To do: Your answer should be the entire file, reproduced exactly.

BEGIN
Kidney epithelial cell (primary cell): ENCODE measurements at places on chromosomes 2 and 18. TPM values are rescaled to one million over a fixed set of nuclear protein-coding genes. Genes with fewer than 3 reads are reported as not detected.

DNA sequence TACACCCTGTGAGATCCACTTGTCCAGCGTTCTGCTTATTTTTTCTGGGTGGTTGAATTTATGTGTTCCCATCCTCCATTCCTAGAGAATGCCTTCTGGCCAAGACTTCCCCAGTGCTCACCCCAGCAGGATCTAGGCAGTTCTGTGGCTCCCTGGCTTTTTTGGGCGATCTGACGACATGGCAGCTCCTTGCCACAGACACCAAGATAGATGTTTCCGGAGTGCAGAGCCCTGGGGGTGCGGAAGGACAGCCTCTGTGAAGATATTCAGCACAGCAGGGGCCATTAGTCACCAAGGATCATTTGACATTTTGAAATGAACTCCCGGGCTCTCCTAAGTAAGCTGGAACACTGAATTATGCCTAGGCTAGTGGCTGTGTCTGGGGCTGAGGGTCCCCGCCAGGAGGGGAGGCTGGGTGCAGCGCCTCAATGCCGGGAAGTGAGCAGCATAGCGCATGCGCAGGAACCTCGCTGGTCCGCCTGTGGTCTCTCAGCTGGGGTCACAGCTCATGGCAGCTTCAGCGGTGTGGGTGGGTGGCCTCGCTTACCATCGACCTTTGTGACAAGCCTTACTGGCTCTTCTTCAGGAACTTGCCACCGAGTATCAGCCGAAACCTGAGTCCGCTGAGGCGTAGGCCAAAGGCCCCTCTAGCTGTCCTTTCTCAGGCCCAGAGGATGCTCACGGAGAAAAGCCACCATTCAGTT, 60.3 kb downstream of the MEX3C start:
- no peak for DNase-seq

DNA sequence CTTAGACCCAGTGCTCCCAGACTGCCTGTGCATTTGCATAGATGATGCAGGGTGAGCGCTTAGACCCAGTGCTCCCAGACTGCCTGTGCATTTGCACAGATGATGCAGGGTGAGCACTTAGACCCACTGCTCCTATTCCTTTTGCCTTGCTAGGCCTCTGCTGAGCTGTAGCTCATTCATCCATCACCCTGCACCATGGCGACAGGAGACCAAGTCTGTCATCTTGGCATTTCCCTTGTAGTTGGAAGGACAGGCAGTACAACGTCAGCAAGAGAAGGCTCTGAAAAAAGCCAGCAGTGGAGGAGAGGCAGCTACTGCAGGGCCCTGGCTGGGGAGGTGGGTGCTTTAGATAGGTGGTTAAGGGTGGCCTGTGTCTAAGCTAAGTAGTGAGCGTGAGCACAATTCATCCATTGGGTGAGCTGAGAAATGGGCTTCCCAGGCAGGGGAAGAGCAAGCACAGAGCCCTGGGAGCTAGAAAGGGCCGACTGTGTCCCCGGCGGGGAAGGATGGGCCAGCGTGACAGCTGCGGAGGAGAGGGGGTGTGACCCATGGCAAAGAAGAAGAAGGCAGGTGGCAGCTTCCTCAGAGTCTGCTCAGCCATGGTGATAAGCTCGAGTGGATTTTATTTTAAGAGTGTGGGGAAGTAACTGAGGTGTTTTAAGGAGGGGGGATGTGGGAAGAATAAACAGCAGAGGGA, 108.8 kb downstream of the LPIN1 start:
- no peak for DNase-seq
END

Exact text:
Kidney epithelial cell (primary cell): ENCODE measurements at places on chromosomes 2 and 18. TPM values are rescaled to one million over a fixed set of nuclear protein-coding genes. Genes with fewer than 3 reads are reported as not detected.

DNA sequence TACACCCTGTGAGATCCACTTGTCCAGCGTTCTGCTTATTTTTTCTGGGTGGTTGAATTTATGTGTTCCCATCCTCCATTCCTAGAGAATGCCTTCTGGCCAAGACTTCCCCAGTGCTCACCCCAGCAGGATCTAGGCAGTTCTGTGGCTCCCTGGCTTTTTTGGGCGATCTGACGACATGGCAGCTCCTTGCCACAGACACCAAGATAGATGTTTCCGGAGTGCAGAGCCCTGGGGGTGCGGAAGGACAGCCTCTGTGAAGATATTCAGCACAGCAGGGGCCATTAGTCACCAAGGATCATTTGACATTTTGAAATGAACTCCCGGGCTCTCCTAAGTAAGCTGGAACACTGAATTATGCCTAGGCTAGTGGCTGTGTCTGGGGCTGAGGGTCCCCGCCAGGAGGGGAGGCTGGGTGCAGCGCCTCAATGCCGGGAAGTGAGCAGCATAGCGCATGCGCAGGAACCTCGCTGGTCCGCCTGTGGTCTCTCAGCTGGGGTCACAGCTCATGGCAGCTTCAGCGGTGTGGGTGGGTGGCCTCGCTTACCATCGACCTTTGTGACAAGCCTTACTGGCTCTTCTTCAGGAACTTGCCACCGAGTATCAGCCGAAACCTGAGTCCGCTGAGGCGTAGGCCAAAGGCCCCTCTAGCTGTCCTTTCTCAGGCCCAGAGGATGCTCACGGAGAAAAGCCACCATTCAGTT, 60.3 kb downstream of the MEX3C start:
- no peak for DNase-seq

DNA sequence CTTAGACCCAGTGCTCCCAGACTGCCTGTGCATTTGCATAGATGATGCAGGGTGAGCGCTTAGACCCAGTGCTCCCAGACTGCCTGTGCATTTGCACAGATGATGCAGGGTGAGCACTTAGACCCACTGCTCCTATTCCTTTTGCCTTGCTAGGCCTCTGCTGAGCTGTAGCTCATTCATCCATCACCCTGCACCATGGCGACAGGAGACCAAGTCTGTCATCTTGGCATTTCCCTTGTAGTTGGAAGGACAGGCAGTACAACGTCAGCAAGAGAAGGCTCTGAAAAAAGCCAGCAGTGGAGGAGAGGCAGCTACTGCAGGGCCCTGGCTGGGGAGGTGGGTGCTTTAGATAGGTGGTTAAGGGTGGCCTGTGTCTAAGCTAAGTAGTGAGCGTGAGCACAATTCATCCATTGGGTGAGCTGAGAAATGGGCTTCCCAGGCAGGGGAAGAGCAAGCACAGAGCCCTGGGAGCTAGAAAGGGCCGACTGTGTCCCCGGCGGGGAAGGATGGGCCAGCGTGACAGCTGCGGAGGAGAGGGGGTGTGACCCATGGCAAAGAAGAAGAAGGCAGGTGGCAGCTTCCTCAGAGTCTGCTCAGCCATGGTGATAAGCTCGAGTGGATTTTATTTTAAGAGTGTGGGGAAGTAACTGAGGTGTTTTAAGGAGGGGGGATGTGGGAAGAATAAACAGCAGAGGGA, 108.8 kb downstream of the LPIN1 start:
- no peak for DNase-seq